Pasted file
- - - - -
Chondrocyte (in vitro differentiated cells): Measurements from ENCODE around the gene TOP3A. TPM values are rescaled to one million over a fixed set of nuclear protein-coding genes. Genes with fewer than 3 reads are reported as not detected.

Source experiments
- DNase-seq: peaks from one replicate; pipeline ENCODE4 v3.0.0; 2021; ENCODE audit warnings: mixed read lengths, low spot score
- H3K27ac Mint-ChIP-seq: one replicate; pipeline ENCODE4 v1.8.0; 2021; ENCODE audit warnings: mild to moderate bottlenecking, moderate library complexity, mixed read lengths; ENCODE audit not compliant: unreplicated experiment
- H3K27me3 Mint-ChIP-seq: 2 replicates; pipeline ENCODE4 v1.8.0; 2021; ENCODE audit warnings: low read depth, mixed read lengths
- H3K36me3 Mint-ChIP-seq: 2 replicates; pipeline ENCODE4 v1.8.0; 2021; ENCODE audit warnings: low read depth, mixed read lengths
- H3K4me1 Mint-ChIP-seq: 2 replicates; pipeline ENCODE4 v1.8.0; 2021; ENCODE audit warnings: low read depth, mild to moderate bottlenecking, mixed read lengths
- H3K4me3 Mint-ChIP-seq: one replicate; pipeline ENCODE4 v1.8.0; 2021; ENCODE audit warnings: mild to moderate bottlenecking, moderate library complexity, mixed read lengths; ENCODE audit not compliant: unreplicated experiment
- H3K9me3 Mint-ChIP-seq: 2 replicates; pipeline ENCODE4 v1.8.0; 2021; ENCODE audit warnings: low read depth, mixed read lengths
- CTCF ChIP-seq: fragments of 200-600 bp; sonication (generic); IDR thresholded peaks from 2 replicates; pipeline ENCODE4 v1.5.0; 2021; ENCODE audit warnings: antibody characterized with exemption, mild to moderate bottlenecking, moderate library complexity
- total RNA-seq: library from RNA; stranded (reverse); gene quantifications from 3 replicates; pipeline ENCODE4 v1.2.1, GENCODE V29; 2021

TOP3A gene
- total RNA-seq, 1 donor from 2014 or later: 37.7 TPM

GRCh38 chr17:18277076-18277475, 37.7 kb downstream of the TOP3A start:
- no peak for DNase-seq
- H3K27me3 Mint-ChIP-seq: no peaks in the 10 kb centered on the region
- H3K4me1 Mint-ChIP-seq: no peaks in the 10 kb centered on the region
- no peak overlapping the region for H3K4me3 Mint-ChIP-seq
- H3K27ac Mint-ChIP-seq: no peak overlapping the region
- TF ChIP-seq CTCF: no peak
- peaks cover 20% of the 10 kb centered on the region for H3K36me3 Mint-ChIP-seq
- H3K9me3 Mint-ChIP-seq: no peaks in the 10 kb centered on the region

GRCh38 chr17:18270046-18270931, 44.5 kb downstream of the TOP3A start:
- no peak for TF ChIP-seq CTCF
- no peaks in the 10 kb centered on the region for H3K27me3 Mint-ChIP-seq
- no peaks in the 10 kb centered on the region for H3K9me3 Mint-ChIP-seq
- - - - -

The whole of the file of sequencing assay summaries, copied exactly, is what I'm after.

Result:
Chondrocyte (in vitro differentiated cells): Measurements from ENCODE around the gene TOP3A. TPM values are rescaled to one million over a fixed set of nuclear protein-coding genes. Genes with fewer than 3 reads are reported as not detected.

Source experiments
- DNase-seq: peaks from one replicate; pipeline ENCODE4 v3.0.0; 2021; ENCODE audit warnings: mixed read lengths, low spot score
- H3K27ac Mint-ChIP-seq: one replicate; pipeline ENCODE4 v1.8.0; 2021; ENCODE audit warnings: mild to moderate bottlenecking, moderate library complexity, mixed read lengths; ENCODE audit not compliant: unreplicated experiment
- H3K27me3 Mint-ChIP-seq: 2 replicates; pipeline ENCODE4 v1.8.0; 2021; ENCODE audit warnings: low read depth, mixed read lengths
- H3K36me3 Mint-ChIP-seq: 2 replicates; pipeline ENCODE4 v1.8.0; 2021; ENCODE audit warnings: low read depth, mixed read lengths
- H3K4me1 Mint-ChIP-seq: 2 replicates; pipeline ENCODE4 v1.8.0; 2021; ENCODE audit warnings: low read depth, mild to moderate bottlenecking, mixed read lengths
- H3K4me3 Mint-ChIP-seq: one replicate; pipeline ENCODE4 v1.8.0; 2021; ENCODE audit warnings: mild to moderate bottlenecking, moderate library complexity, mixed read lengths; ENCODE audit not compliant: unreplicated experiment
- H3K9me3 Mint-ChIP-seq: 2 replicates; pipeline ENCODE4 v1.8.0; 2021; ENCODE audit warnings: low read depth, mixed read lengths
- CTCF ChIP-seq: fragments of 200-600 bp; sonication (generic); IDR thresholded peaks from 2 replicates; pipeline ENCODE4 v1.5.0; 2021; ENCODE audit warnings: antibody characterized with exemption, mild to moderate bottlenecking, moderate library complexity
- total RNA-seq: library from RNA; stranded (reverse); gene quantifications from 3 replicates; pipeline ENCODE4 v1.2.1, GENCODE V29; 2021

TOP3A gene
- total RNA-seq, 1 donor from 2014 or later: 37.7 TPM

GRCh38 chr17:18277076-18277475, 37.7 kb downstream of the TOP3A start:
- no peak for DNase-seq
- H3K27me3 Mint-ChIP-seq: no peaks in the 10 kb centered on the region
- H3K4me1 Mint-ChIP-seq: no peaks in the 10 kb centered on the region
- no peak overlapping the region for H3K4me3 Mint-ChIP-seq
- H3K27ac Mint-ChIP-seq: no peak overlapping the region
- TF ChIP-seq CTCF: no peak
- peaks cover 20% of the 10 kb centered on the region for H3K36me3 Mint-ChIP-seq
- H3K9me3 Mint-ChIP-seq: no peaks in the 10 kb centered on the region

GRCh38 chr17:18270046-18270931, 44.5 kb downstream of the TOP3A start:
- no peak for TF ChIP-seq CTCF
- no peaks in the 10 kb centered on the region for H3K27me3 Mint-ChIP-seq
- no peaks in the 10 kb centered on the region for H3K9me3 Mint-ChIP-seq